The costs for high-tech experiments should be low [for example]. We think this is a critical point. If you are looking at DIGE technology, this is very expensive, and the cost for producing these dyes is not very high. We are in contact with GE, for example, and saying, ‘Can’t you lower the prices for academics, so that these techniques are used more widely?’
That’s a problem if people tend to repeat the experiments once or twice, the cost … is too expensive, but it would be better if these guys could reproduce their experiments and say, ‘This is profound data.’
Some of the items on the list are about the technology. What is the message you’re trying to say to the vendor community?
We are thinking if you would like to do real proteomics, you have to end up with reliable data. Reliable data means repetition, and repetition means low costs.
If you [want the public to become interested in proteomics] you have to show that proteomics is really doing something for disease, for therapy and diagnosis. To do so, you definitely need good prices and precision in the instruments from the vendors.
We try to argue with the vendors and say, ‘For academics, please lower prices for dyes … or show that [you have] very precise instruments.’ If you have bad resolution or specificity, [there is] no need to use these techniques, because you will end up fishing in the mud. 
Has there been any communication with the vendors in connection with this list, and if there has, what have they told you?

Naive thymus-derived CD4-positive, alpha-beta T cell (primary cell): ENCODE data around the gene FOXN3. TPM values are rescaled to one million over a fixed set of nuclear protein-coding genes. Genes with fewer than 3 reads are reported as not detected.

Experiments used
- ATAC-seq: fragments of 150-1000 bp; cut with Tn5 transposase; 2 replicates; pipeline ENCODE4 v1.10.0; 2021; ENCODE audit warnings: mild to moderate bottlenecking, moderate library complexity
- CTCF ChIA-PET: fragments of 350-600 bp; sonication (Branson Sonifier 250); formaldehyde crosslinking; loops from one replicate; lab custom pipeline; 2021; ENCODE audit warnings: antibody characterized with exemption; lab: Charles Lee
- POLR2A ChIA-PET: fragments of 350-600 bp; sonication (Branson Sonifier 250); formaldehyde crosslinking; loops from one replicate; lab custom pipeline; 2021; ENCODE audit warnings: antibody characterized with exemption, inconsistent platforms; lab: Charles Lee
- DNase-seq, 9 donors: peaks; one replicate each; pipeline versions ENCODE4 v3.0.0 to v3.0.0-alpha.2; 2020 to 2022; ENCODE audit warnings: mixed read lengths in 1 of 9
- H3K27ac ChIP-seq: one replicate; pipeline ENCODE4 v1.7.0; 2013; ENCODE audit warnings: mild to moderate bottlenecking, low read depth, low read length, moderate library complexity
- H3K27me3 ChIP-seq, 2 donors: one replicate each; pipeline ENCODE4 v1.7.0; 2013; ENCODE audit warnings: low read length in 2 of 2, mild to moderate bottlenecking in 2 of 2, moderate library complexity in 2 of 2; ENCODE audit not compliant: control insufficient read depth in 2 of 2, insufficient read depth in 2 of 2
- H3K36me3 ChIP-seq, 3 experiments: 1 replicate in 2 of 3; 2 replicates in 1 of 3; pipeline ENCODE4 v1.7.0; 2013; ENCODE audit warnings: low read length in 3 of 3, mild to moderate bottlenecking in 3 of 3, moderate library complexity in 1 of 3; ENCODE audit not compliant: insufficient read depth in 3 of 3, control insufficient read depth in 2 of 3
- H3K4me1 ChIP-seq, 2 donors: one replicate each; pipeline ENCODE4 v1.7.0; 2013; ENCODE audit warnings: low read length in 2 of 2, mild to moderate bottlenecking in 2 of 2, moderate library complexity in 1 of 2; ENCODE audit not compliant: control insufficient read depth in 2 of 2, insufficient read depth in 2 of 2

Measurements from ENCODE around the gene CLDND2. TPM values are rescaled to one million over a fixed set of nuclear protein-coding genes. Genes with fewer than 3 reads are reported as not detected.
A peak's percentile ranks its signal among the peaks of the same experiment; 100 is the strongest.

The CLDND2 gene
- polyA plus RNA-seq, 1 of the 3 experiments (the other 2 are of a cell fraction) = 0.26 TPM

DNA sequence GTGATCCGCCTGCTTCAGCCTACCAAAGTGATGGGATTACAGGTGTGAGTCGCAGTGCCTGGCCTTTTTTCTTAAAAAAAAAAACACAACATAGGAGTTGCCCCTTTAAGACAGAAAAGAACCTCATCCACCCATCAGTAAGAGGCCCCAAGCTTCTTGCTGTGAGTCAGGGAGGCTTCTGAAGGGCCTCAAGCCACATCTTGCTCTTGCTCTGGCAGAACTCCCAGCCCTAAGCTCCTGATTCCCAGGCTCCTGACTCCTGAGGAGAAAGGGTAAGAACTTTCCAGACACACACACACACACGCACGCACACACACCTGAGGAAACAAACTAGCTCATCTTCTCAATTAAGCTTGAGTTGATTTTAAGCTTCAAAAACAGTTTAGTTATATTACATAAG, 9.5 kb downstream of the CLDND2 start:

Of course, they are not very happy about lowering prices. But I think we are in a good [position] because we are discussing with Bruker all the time … and we are in close discussions with GE for their DIGE technology.
In 2006 when HUPO’s world congress was in Long Beach, we had a special workshop only for the vendors because we were interested in their point of view.
Is there any way to prioritize the contents of the list?
We are still the HUPO Brain Proteome Project so we are looking for projects dealing with brain proteomics. That is still our aim … and the first [goal] is advancing knowledge and understanding of diseases. Therefore, we are also looking for other projects that are funded, so our consortium members are bringing these projects with them.
And of course, we are looking for some funding too. … Without funding, we can’t do a lot. I think for a voluntarily driven initiative, we have gotten very far, but if you would like to do another study, you need essential funding, and that would be the next step.
Can you provide an update on the brain project itself?
At the moment, I think we are ending with defining the SOPs, defining what is the starting point. And the next point is the master phase … to look at which groups can learn these standards for the master phase and which type of samples can be used.
I think this is closely related with funding from EU or funding from HUPO because here you need money for the sample handling. Normally, you are using a biobank but then you have to trust it, or you make a new biobank.
What do you mean by the ‘master phase’?
The main phase for me is the phase after completing the pilot studies, after implementing the SOPs, guidelines, data reprocessing strategy, and after convincing the community. For the main phase we have to identify funding and suitable models or samples for neurodegeneration to analyze with our strategies. By having identified theses models and the available groups, the main phase will start.